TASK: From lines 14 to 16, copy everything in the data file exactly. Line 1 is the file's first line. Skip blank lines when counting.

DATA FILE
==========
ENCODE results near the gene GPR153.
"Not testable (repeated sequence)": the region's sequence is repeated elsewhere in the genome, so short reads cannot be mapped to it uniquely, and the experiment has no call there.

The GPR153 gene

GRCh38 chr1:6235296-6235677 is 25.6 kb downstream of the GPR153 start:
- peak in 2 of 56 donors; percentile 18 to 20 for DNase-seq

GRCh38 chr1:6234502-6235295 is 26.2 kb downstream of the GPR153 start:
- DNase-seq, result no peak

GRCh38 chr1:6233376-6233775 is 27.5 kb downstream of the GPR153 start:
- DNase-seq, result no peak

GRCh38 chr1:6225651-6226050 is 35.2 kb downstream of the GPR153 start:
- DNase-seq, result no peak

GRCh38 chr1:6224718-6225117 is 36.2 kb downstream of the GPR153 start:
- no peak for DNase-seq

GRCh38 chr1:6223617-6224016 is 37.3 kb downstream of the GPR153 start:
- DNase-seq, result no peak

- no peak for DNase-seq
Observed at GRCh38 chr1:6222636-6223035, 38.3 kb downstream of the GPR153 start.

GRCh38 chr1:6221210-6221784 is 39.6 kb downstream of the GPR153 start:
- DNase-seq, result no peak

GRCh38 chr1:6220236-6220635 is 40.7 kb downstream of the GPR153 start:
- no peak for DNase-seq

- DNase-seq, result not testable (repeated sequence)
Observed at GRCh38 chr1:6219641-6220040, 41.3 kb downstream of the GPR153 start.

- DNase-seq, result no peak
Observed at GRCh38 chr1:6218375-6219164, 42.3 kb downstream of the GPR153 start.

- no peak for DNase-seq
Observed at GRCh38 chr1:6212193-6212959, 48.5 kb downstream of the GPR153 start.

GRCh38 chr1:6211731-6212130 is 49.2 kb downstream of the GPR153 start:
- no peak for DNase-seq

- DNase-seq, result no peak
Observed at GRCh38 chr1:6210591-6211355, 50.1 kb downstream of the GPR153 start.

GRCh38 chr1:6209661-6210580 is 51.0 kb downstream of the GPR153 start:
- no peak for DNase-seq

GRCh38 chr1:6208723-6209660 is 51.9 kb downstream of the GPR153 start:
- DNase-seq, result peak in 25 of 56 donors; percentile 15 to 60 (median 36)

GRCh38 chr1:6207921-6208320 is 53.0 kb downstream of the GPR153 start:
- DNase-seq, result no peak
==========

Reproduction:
GRCh38 chr1:6223617-6224016 is 37.3 kb downstream of the GPR153 start:
- DNase-seq, result no peak

- no peak for DNase-seq